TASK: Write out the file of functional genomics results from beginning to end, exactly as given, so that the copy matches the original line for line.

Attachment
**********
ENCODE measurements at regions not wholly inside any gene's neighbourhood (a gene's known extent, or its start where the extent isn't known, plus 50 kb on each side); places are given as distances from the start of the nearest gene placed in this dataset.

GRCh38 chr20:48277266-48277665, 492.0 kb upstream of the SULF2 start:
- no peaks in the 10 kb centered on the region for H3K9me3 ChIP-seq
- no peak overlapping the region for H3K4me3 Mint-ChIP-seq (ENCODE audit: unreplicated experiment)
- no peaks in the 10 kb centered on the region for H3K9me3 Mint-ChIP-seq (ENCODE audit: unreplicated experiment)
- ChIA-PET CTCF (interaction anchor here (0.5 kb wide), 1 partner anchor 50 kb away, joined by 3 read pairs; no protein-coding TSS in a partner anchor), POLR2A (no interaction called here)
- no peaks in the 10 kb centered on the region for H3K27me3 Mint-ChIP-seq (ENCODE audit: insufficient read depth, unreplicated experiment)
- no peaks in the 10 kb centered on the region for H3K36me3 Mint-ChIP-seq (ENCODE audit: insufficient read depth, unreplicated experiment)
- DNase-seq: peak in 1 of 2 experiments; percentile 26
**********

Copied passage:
ENCODE measurements at regions not wholly inside any gene's neighbourhood (a gene's known extent, or its start where the extent isn't known, plus 50 kb on each side); places are given as distances from the start of the nearest gene placed in this dataset.

GRCh38 chr20:48277266-48277665, 492.0 kb upstream of the SULF2 start:
- no peaks in the 10 kb centered on the region for H3K9me3 ChIP-seq
- no peak overlapping the region for H3K4me3 Mint-ChIP-seq (ENCODE audit: unreplicated experiment)
- no peaks in the 10 kb centered on the region for H3K9me3 Mint-ChIP-seq (ENCODE audit: unreplicated experiment)
- ChIA-PET CTCF (interaction anchor here (0.5 kb wide), 1 partner anchor 50 kb away, joined by 3 read pairs; no protein-coding TSS in a partner anchor), POLR2A (no interaction called here)
- no peaks in the 10 kb centered on the region for H3K27me3 Mint-ChIP-seq (ENCODE audit: insufficient read depth, unreplicated experiment)
- no peaks in the 10 kb centered on the region for H3K36me3 Mint-ChIP-seq (ENCODE audit: insufficient read depth, unreplicated experiment)
- DNase-seq: peak in 1 of 2 experiments; percentile 26